I’m Perry Walker. I live in Hereford. I spend much of my time helping people who think they disagree to find common ground. I wanted to study attitudes to the bypass, but didn’t think I could follow my usual practice of getting people into a room (this was back in 2019). So I needed an approach based on interviews. I chose Q Methodology, which, says Wikipedia, “ is a research method used in psychology and in social sciences to study people’s ‘subjectivity’—that is, their viewpoint.”

Bear in mind:

  • This is an independent study – no-one has commissioned me
  • The analysis has to be interpreted, and that is a question of judgement as well as fact
  • The interviews were done before the virus. I don’t know if people have changed their mind
  • This is a short summary of a longer report – which is available upon request

How Q Methodology works

There are four stages.

  1. Develop a set of questions. Through a literature review and interviews with stakeholders, I developed a set of 42 statements that reflected all the attitudes to the bypass that I could find. The statements cover: congestion; transport; community; business, economy and tourism; housing; environment; pollution; and the climate emergency.
  2. Recruit interviewees. I recruited 23 Herefordshire-based interviewees, as a cross-section of stakeholders and citizens. There were: business people; leading environmentalists; councillors (both cabinet and backbench); an ex-councillor; a relevant officer; people whose homes would be affected by the bypass; and ordinary citizens with a particular stake in the issue. All interviewees were promised anonymity and none is identified in this report.
  3. Hold the interviews. The interviews were conducted between early December 2019 and late February 2020. The statements were printed on card. Interviewees were asked to sort the statements so that each had a score. They had to pick out the two cards with which they most disagreed, which scored -4, the two cards with which they most agreed, which scored +4, and so on. I also asked people for the reasons behind some of their choices and noted their answers.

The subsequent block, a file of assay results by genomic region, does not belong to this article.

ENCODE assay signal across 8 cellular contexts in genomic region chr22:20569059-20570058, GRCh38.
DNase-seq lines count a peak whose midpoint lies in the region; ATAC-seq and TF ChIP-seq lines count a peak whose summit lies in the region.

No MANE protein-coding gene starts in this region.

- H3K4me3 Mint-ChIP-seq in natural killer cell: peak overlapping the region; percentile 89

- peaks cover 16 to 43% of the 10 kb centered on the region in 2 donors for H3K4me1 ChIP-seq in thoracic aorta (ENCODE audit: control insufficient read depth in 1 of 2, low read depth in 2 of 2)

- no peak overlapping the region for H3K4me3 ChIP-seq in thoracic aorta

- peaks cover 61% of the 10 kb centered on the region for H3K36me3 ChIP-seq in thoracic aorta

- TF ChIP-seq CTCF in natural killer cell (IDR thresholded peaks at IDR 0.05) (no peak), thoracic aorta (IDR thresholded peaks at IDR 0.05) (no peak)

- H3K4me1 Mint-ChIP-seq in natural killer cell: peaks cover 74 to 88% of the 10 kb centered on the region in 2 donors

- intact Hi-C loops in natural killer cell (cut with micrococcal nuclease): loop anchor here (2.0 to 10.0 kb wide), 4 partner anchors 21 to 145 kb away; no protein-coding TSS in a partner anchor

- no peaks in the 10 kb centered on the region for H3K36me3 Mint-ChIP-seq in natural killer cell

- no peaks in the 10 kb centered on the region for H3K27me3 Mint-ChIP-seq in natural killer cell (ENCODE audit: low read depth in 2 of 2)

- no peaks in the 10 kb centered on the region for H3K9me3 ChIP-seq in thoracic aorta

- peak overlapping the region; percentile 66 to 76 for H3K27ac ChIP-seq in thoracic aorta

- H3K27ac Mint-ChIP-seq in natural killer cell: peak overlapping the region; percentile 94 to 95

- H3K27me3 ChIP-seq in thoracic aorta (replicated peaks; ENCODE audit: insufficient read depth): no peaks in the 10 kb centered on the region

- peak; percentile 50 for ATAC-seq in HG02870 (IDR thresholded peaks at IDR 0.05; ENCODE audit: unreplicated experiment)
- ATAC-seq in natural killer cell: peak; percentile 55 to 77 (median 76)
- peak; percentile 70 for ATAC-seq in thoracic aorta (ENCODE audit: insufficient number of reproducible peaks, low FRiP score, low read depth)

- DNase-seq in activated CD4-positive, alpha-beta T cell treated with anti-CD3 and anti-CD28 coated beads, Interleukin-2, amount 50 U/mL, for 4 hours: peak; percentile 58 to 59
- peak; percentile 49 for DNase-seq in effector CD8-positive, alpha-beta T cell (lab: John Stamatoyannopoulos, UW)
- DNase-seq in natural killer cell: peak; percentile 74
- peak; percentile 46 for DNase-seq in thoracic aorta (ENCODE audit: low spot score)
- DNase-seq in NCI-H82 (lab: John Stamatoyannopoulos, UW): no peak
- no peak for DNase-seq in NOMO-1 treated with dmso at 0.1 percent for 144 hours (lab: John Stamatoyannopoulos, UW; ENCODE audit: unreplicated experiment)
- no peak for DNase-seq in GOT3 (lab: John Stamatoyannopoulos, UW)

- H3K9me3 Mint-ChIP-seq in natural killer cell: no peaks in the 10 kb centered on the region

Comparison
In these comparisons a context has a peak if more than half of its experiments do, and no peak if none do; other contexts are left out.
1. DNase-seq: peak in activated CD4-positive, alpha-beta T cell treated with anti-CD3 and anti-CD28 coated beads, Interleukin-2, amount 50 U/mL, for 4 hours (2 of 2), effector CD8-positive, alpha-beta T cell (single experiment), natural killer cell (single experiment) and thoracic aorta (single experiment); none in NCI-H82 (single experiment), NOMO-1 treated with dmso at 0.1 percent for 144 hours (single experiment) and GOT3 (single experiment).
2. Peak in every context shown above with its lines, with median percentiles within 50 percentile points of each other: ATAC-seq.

4. Do the analysis. The main purpose of the analysis is to identify groups of people who share similar attitudes across the different statements. We found seven groups, with between two and four people in each. Four people fitted into none of these groups. Of the 19 people left, 9 were in favour of the bypass and 10 were against.

First conclusion: there are many different attitude groups

Herefordshire does not divide into two blocs, one for the bypass, one against. It is more complicated
than that. Among those in favour, I found three distinct sets of attitudes. Among those against, I
found four. Here they are:

Group Attitude to bypass No. in group Summary of this group
1 For 2 No alternative to the car. Cars need a bypass.
2 For 4 The bypass: good for the economy, good for the environment, good for public transport
3 For 3 We need a bypass less because of traffic than for the sake of our economy, which should be our first priority
4 Against 3 The bypass is bad for the environment
5 Against 2 The bypass is a waste of money
6 Against 3 Congestion is a function of local activity e.g. school runs and local lorries. The bypass will not change this.
7 Against 2 The bypass is irrelevant: it doesn’t tackle the things that matter

Second conclusion: there is a lot of actual and potential common ground

I examined the four statements that commanded the highest agreement and the four with the highest disagreement, in terms of how many of the seven groups were for them, against or neutral. I found that no statement has a simple split of attitudes, with the three pro-bypass groups on one side and the four anti-bypass groups on the other. Second, none of them, apart from one, has more than one group in the minority. For instance, six groups out of seven agreed that, “Hereford is slowly being strangled by congestion, something needs doing and it needs doing urgently.” This shows that there is a lot of common ground between all these groups, including across that for/against divide. This common ground should aid in developing policy that is less contentious that is usually the case with traffic and bypasses.


  1. The widespread agreement that congestion exists and is a problem should be emphasised as the starting point for any discussion of the bypass.
  2. As I said above, there is, though, not unanimity on congestion. One interviewee wrote, “Congestion in the city is in my view dominated by local/ short distance traffic. Congestion amazingly disappears during school holidays.” The extent to which this is true should be able to be established by research. This in turn should help to expand the common ground.
  3. The statements suggest that alternatives to the bypass might be explored first, to see if they can indeed reduce congestion more cheaply.
    1. Perry Walker